On the suburban street where I grew up, every few weeks a levitating monster lurked over the black asphalt, blowing up a small tornado and calling alarm to all the neighborhood dogs. Sunday mornings, Dirk Vanderbilt would open up his third car garage door, roll out a trailer, offload a hovercraft, turn on the engine. The machine would lift off the ground, then Dirk would shoot down the asphalt, doing 360 spins and causing a whir across the manicured lawns. He’d float by a few times, pulling tranced neighborhood kids like a pied piper with a gigantic fan. How Dirk came by this hovercraft or what purpose it served was a mystery; masked in this intrigue, the thought of hovercraft stuck around in my mind long after Dirk sunsetted his Sunday runs.
Thing is, there’s no real purpose to a civilian hovercraft. The machines in toto float in a blurry space between rigidly utilitarian and completely frivolous, passing between hard definitions as easily as they pass from land to water. As odd amphibians, hovercraft live on two ends of the market spectrum: toys for the yachting-type looking to joyride from Mediterranean anchor to shore, and survival vehicles for rescue crews, who need a vehicle that can handle river currents (which hovercraft float over), operate on thin lake ice, and handle any other chore neither a dedicated land-based or water-based machine can withstand.
A Rockford, Illinois company has a corner on this small market, and I met with a representative from Renegade Hovercraft outside of Miami to give the Renegade IQ a test drive. He’d just left the bougie Miami Boat Show, and later that day was heading to meet with Chilean miners, recent buyers of hovercraft who intend to traverse lakes that gather in the mines. We met at a still, freshwater lake just north of the city, and he and a partner carried the Renegade off a trailer (at a claimed weight of 355 pounds, it’s easily lifted) and dropped it on shore. After firing up the engine he let the machine warm up, then turned up the throttle; the bags filled with air, and he took the craft out for a spin.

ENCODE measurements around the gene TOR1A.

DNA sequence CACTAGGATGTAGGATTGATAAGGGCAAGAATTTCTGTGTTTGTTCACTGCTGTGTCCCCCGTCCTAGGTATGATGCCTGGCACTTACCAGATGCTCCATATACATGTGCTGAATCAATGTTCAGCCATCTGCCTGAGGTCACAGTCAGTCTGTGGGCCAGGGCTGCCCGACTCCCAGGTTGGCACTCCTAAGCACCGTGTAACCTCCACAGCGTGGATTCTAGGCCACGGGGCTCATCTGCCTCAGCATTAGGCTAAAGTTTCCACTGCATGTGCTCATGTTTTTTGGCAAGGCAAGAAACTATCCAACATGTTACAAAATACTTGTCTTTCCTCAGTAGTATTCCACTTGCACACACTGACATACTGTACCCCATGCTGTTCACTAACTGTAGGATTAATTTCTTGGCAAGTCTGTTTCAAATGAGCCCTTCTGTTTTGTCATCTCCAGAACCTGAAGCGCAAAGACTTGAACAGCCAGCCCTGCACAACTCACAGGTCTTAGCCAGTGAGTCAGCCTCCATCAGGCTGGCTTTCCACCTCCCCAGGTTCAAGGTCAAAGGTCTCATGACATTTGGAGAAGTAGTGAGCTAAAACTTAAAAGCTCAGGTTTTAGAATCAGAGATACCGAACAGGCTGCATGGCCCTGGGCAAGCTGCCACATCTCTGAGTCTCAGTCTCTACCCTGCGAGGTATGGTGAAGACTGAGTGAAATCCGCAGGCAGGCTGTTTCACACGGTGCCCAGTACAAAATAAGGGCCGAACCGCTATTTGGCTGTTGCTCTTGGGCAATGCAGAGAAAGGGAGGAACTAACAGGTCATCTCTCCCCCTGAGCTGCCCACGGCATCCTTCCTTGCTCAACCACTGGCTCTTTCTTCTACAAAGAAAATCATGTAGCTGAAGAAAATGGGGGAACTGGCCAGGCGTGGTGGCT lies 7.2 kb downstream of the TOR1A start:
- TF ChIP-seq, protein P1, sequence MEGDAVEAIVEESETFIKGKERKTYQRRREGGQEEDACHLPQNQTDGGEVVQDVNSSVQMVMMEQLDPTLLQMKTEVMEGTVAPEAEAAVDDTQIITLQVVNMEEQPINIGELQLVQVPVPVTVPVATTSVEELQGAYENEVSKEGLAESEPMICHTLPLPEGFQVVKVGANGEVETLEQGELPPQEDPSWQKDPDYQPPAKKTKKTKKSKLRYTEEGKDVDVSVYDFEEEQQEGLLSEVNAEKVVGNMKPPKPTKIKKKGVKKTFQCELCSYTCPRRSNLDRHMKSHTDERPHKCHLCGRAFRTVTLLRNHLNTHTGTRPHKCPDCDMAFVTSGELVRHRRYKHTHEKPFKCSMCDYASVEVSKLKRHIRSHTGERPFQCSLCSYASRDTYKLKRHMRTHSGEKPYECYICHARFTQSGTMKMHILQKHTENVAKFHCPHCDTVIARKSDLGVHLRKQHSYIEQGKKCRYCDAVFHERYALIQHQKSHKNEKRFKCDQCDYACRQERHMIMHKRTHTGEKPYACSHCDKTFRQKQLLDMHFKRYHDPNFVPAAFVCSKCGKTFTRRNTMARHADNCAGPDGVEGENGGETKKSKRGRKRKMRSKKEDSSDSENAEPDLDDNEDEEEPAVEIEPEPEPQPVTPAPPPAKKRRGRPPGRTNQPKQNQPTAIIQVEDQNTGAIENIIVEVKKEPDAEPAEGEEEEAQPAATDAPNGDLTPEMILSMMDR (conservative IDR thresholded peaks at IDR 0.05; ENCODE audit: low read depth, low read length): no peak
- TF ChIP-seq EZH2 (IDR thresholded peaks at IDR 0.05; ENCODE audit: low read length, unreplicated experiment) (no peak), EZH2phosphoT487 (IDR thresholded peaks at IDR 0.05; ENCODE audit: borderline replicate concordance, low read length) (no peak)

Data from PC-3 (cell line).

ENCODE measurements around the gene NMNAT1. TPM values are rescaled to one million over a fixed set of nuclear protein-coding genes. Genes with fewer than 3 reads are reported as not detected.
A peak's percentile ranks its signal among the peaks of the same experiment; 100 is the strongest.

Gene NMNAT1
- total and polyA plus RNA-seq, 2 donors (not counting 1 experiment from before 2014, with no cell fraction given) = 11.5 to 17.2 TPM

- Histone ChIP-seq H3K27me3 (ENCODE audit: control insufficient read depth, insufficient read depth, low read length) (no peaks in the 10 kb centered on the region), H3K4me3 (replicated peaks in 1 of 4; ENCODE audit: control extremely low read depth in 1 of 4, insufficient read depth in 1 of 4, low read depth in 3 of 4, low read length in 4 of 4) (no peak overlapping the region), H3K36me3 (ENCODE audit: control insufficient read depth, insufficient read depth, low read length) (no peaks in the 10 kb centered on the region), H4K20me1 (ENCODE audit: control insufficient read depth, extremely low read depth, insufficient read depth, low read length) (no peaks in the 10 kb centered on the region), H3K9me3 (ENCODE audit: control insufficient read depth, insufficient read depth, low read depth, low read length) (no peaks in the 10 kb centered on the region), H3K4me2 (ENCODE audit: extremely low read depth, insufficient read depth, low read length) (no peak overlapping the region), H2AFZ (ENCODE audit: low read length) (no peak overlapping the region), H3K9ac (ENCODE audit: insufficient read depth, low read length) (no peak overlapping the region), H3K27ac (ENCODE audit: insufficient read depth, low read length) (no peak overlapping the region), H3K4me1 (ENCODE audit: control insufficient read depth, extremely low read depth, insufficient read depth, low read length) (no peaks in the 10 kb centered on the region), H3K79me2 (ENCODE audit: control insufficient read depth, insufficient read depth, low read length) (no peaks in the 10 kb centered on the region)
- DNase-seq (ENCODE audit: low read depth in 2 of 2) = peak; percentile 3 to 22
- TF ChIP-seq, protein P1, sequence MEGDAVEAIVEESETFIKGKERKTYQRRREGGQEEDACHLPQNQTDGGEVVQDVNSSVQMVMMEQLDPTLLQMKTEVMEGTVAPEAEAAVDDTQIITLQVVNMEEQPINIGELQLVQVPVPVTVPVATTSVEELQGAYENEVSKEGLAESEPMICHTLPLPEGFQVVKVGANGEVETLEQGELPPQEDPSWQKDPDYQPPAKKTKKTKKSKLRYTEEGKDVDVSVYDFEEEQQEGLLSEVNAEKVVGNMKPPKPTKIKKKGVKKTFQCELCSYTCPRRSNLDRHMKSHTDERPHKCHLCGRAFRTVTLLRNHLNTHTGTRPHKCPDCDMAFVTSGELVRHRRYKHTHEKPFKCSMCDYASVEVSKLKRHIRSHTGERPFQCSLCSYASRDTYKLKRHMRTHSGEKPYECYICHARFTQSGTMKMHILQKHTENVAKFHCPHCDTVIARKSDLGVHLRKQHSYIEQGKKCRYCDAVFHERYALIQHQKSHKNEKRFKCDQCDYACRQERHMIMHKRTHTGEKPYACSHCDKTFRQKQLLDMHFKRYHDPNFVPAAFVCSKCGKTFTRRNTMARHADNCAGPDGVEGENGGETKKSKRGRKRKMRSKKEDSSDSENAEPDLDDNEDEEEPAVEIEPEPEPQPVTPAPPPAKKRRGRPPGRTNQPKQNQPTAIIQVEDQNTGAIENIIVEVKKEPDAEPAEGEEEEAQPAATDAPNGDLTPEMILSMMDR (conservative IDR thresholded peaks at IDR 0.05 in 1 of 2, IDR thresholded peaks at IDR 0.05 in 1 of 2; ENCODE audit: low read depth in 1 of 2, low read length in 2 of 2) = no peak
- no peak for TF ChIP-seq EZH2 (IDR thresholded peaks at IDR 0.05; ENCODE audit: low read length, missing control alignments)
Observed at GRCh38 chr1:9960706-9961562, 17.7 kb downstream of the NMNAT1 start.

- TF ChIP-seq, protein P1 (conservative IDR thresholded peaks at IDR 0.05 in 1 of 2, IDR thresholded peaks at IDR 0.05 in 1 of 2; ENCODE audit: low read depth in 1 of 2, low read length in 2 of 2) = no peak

Downwind, the Renegade IQ can reach up to 50 mph, but for most of this journey, it cruised around the 15-30 mph range. Sitting in the driver’s seat, adrenaline spikes come from pulling 360-degree spins, spinning balletic over the water in perfect circular pirouettes. In calm, slow corners, the craft drifts over the water, its 35-horsepower engine pushing out a small wake behind. As for things the curious ought to know: hovercraft are loud (given the engine and the gigantic fan), hovercraft are cruisers (compared to their high-speed compatriots, personal watercraft), and hovercraft are most fun when transitioning from land to water and back again. After a few 360’s, the interest in nautical gymnastics wanes. But the transition points, in seeming defiance of logic, never grow old.
Renegade’s parent company, Universal Hovercraft, doesn’t simply make joyriders. They have their search-and-rescue craft, the 19XR-SAR ($69,000); their flying Hoverwing ($190,000); and the 19XR Sport ($94,000), which can reach speeds up to 75 mph. The technology from those machines trickles down into the consumer-facing Renegade, including the carbon-kevlar hull (better than fiberglass, as it won’t break when coming in contact with something hard, like a rock or a shore) and individually inflatable bags on the skirt, which are easily replaced (and if one or two blows or get cut, the craft won’t be lopsided). And while the Renegade is the smaller sibling, where it lacks function, it adds fun. On a balmy Miami morning, in a stiff downwind, hair in the breeze and the big fan behind, this Everglades-swamp-boat-meets-South-Beach-yacht met all the fantasies that’d percolated for two decades. I, at the helm, beamed the same locked-on grin that Dirk once had as he drifted down his driveway and away down our street.